Dmitry Krymov Laboratory, Opus No. 7
The 2017 Perth International Art Festival highlight to date is Russian director Dmitry Krymov’s Opus No. 7. Consisting of two discrete works separated by an interval, the work is a meditation on the fraught career of compromised Soviet composer Dimitri Shostakovich. A recording of Shostakovich’s enthusiastic address to the Congress of Soviet Composers is counterpoised with images such as a giant babushka puppet—at once standing in for Stalin, Mother Russia and Shostakovich’s mother—taking pot-shots at a diminutive incarnation of the composer, who flees across a circus-style stage while large-scale photographs of his condemned compatriots (like theatre maker Vsevolod Meyerhold) waltz about him.
Shostakovich’s biography has received many renderings (notably the superb film Testimony, 1988) and Krymov’s poetic images here are not especially dense. As in agitprop, they communicate in a single gesture (Shostakovich is pierced through the body with the pin of a massive Order of Lenin) and gather little over time. Even so, the sight and sound of rusted metal pianos on wheels careening into each other like incensed battle-tanks in an even more literal incarnation of Shostakovich’s 7th Symphony (1941), a memorial response to the Siege of Leningrad, gives much to muse on, even where the images are not always complex.
This is not true of Act 1 however, which is a semi-continuous series of mnemonic acts in homage to the dispersed Yiddish Ashkenazi and Sephardic populations of the Russian Empire, mostly from Ukraine. In the Australian context, Act 1 is almost a companion piece to Barrie Kosky’s Gilgul Theatre productions like The Wilderness Room (1994). As in the latter, a blend of melancholy and magical summoning arises from the manipulation of simple objects such as cardboard (a rear wall through which arms, objects and cast members protrude, depart, and out of which rough shapes are carved with knives), old photographs (laid out in a corridor across the front of the performance space), shambolic but skilled musical motifs (tuba, song and the percussing of the stage wall), tins of black paint, staple-guns, a blizzard of torn newspapers (the cast pick through them and read the Jewish names they find on each), a rickety pram violently rolled across the floor (an ironic reference to Battleship Potemkin, 1925), and the now inescapable symbol of pogroms old and new: abandoned shoes, such as those that piled high at Auschwitz.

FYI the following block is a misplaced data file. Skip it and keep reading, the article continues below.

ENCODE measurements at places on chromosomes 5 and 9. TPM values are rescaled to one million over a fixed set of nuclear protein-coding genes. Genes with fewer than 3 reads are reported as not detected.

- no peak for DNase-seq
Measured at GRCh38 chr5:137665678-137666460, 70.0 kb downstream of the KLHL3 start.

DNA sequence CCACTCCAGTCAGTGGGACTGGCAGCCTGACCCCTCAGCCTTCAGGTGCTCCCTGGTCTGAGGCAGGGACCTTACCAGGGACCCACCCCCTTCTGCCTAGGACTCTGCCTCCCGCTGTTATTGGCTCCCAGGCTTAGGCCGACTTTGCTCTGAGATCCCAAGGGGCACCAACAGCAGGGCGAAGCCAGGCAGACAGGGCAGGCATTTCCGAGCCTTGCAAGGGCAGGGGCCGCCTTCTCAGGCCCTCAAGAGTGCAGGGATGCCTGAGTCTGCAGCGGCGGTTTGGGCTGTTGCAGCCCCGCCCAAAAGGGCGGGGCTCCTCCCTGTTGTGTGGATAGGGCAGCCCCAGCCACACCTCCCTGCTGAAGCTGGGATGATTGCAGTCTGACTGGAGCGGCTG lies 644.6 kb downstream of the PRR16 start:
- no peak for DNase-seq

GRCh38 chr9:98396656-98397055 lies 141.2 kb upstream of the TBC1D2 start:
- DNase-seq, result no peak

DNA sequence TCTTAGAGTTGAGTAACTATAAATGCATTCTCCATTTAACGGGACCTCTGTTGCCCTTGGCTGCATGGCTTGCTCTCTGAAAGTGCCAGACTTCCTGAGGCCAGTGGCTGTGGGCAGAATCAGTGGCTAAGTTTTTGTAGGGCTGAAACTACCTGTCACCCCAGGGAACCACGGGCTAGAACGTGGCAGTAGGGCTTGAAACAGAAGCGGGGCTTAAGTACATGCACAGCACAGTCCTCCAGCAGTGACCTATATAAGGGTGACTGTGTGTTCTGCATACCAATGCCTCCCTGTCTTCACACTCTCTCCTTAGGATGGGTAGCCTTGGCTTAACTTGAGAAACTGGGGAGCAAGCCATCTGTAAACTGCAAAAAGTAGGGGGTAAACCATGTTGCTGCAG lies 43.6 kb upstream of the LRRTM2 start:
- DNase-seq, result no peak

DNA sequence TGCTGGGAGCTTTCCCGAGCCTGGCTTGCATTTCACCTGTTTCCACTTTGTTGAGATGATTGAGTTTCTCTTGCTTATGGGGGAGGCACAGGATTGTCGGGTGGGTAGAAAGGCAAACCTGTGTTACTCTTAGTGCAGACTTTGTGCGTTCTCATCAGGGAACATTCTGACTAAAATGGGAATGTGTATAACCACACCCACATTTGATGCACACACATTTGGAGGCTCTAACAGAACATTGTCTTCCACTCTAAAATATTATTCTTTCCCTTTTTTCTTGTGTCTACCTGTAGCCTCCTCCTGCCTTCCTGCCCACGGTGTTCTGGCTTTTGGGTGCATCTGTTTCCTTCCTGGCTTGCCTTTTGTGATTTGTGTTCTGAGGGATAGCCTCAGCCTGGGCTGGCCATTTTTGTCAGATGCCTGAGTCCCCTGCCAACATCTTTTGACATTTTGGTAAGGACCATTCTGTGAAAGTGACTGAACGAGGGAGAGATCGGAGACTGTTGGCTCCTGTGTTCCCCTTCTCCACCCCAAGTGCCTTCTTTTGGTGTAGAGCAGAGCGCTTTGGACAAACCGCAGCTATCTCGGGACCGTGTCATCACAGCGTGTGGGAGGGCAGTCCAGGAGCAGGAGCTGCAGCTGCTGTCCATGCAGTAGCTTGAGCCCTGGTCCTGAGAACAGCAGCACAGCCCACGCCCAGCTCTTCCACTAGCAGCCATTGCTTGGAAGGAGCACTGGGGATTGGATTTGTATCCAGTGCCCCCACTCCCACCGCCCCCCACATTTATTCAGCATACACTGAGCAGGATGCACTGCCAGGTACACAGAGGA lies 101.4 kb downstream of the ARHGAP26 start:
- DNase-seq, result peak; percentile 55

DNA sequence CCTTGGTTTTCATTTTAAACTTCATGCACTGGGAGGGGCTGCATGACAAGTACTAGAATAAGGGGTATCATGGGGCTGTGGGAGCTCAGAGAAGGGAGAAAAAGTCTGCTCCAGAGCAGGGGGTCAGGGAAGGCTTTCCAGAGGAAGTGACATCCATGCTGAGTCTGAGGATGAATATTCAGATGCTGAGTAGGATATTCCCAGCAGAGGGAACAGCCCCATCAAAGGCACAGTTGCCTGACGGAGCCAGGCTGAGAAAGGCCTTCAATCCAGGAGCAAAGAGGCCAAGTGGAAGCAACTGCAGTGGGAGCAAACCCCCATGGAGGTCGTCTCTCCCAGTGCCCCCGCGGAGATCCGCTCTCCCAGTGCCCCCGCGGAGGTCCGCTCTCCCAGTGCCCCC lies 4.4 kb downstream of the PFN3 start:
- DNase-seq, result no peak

Opus No. 7 is unashamedly a work in the tradition of the Theatre of Attractions, a model enunciated by Meyerhold, Eisenstein and Tretyakov in the heady days immediately after the Revolution as a theatrical style for the masses. Akin to Dada, the mode is one of opportunistic juxtaposition and montage of what in the 1920s were mass entertainments: popular music theatre, boxing, cabaret, acrobatic skits, cinematic interludes and periodic surprises. A particularly affective such moment in Opus No. 7 occurs when the set's rear panels become screens for the projection of photographs of wizened men in long black coats and fur hats. As at the first screening of a moving image by the Lumière Brothers in 1895, what we initially mistake for a still slowly comes to life as images stutter into mobility. A voice-over commences: thickly accented men talk about their woes, about who is left and who has gone.
Using scraps, the performers gesture towards these lost presences, but the fragmentary nature of Krymov’s mise-en-scène prevents their restoration. Mikhail Umanets, perhaps the star of an otherwise ensemble performance, comes forward to tell us about the relatives shown in the photographs on the floor. His impressionistic biographies offer a taste of their personalities, a sense of idiosyncratic behaviours, but only in pieces.
Indeed, when a sense of presence does flood the stage, it somehow seems too much to be borne. Memory here is not only an obligation, but a pain itself: memory is cruel. Umanets takes a girl’s pair of red shoes and animates their delicate steps. Performers paint silhouettes of dead children on the wall, beside which Umanets stands, hopelessly and absentmindedly dropping his hand to grasp that of the painted figure. In a moment beautiful and horrible, a painted arm literally peels off the wall and reaches into his fingers. Neither the children nor the old men will come back. We are left with a performative scar.
Significantly, the lone woman who greets the audience in the opening, amusedly sweeping the floor (and its past) clean, later unbuttons her comically massive coat to reveal her pregnancy, before singing exquisite—but also tragically isolated—notes. If hope exists, it lies with these Sarahs upon whom the Jewish line depends. While Act 2 concludes with Mother Russia literally smothering her offspring, it is these mothers-yet-to-be of Act 1 who, simply by being among the cast, suggest rebirth. By scenographically reinventing a central aesthetic dream of the Revolution—the Theatre of Attractions—Dmitry Krymov stages an unbearable history of violence, repurposing an otherwise tarnished toolkit with which to attend to this same history.
photo Natalia Cheban